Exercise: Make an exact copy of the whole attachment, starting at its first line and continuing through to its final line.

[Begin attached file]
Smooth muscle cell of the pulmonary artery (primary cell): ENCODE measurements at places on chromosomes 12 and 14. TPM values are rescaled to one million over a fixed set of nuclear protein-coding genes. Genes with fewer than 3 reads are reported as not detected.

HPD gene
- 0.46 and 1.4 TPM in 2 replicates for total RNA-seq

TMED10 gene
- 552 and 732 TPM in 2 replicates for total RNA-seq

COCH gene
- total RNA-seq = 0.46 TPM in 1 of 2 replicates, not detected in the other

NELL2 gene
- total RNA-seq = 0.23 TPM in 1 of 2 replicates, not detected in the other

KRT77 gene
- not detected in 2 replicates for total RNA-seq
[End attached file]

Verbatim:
Smooth muscle cell of the pulmonary artery (primary cell): ENCODE measurements at places on chromosomes 12 and 14. TPM values are rescaled to one million over a fixed set of nuclear protein-coding genes. Genes with fewer than 3 reads are reported as not detected.

HPD gene
- 0.46 and 1.4 TPM in 2 replicates for total RNA-seq

TMED10 gene
- 552 and 732 TPM in 2 replicates for total RNA-seq

COCH gene
- total RNA-seq = 0.46 TPM in 1 of 2 replicates, not detected in the other

NELL2 gene
- total RNA-seq = 0.23 TPM in 1 of 2 replicates, not detected in the other

KRT77 gene
- not detected in 2 replicates for total RNA-seq